Friday, December 15, 2017
Opinion

Steps to turn around Florida's image on voting

Twice in recent years, Florida has been a national laughingstock for bungling elections. It's time to fix this problem, for economic and civic reasons as well as simple self-respect.

The perception of electoral incompetence contributes to Floridians' erosion of trust in government and the democratic process. It sends the message to non-Floridians that we are not competent to maintain a functional society. What business, looking to expand or relocate, wouldn't rethink basing its operations in a state that can't manage such a vital obligation? Will families think twice about moving to a state that they see failing on such a foundational duty?

We must turn this around, and we can.

Here's how:

Everyone at the table

AARP Florida, along with many others, has called on Gov. Rick Scott to convene a task force to identify what went wrong and how to address it. That working group should include all entities necessary to identify and solve this problem: legislators from both parties and both houses, state and local elections officials, academics and business leaders with expertise and insight, and civic groups that represent the full diversity of Florida citizens. With 2.7 million Florida members, AARP is eager to be part of the solution.

Focus on fixes, not blame games

Some are tempted to use our failures as a political weapon — party vs. party, state vs. local. Instead, we should identify what went wrong and why, and then focus on working together to ensure we don't repeat these mistakes.

Address the short term and the long term

We need to ensure nobody ever waits six hours in line just to vote in a Florida election. But we also need a stem-to-stern review of the elections process to find ways to improve our system and ward off the next chaotic election. AARP Florida calls for comprehensive reviews and ongoing changes that result in greater ease in voting for citizens, clearer roles and responsibilities for each player in the voting process, and more efficient systems for preventing voter fraud. Specifically, AARP urges:

Floors, not ceilings

State election laws should provide minimum standards for voter accessibility through early voting and free local supervisors to develop plans that best accommodate their constituents.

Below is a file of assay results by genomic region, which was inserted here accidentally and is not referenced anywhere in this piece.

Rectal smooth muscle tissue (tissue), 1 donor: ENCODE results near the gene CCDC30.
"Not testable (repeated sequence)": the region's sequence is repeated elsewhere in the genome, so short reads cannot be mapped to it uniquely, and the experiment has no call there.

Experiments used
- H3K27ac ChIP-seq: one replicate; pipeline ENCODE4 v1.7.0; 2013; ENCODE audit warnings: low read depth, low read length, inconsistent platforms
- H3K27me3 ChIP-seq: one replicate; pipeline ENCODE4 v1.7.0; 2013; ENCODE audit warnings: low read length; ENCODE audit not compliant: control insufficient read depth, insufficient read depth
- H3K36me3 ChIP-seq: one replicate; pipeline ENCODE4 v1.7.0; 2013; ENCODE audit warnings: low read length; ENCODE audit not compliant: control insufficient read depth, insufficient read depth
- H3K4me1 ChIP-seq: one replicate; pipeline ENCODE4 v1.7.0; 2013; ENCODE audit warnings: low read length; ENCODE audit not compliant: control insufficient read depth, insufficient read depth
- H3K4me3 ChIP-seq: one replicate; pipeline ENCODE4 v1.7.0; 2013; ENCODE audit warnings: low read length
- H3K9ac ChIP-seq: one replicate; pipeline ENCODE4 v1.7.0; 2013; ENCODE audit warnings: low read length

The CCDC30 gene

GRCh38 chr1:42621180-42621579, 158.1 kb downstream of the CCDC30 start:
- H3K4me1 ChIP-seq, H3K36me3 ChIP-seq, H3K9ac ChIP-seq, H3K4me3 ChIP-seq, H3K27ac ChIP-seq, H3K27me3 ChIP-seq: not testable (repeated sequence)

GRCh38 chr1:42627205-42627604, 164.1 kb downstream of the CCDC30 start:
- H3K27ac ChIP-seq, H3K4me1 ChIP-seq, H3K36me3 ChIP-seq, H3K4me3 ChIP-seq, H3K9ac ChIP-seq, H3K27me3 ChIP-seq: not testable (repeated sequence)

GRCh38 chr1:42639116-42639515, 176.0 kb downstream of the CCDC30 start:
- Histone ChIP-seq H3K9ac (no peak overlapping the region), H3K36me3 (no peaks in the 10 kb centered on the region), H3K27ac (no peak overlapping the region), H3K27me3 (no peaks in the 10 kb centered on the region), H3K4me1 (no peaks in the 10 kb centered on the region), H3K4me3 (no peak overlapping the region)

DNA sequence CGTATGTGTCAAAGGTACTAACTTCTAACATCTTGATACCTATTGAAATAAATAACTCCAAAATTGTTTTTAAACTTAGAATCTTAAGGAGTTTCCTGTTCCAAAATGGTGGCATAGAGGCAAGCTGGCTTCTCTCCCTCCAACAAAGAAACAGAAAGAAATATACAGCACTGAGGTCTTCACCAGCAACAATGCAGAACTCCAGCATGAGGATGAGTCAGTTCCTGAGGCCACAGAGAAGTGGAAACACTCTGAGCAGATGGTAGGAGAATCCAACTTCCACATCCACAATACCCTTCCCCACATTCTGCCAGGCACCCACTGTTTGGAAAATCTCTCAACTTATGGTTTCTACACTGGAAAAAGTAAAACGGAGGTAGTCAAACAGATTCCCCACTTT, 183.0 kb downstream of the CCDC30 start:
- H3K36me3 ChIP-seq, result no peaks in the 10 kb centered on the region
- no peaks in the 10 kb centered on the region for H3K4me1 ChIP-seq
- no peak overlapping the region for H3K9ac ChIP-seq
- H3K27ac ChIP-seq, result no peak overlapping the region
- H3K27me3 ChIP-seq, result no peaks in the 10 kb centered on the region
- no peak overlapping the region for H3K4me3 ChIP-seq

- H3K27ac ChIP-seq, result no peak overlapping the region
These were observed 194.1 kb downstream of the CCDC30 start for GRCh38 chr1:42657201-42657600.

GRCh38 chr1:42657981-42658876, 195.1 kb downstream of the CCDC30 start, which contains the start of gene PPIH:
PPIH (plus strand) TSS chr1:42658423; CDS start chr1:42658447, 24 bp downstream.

Leverage the odd-numbered years

Develop and implement fraud detection systems in off years. Introducing voter purges on the eve of a presidential election allows too much room for error and undermines the integrity of the process.

Minimize provisional ballots

High instances of provisional ballots should be seen as system failures. We should analyze the circumstances of provisional ballots to assess how better to equip voters to make their vote count.

Benchmarks and metrics

Many Florida counties held near-flawless elections. So did counties in other states with similar populations. Florida's Division of Elections should work with election supervisors and other stakeholders to develop clear metrics that track an election's success in terms of accessibility, compare our counties to established benchmarks, and pollinate best practices.

Stress tests, strike forces and never events

We should develop processes to make sure the workers in each polling place are prepared for success. Identifying where problems might lie, such as in precincts with too many voters for too few machines or staff, will allow supervisors, and if need be, the state, to intervene with solutions. When an egregious mistake happens — what in health care circles is called a "never event" — it needs to be documented along with a process to ensure it never happens again.

Innovation that increases participation

Whether it's lifting voter ID and signature requirements that trip up rightful voters (including older voters) or eliminating ballot rules that allow campaigns to artificially "close" primaries with recruited write-in candidates, we need to look at any and all options to empower Florida voters to make their voices heard.

Florida can build a culture of electoral excellence. We have rich community assets — government, nonprofit and for-profit leaders, and institutions with a wealth of knowledge. We must use every tool available not only to ensure that Florida avoids future voting debacles but to make Florida the best example of empowering citizens to participate in the democratic process.

Jeff Johnson is AARP Florida's state director. He wrote this exclusively for the Tampa Bay Times.

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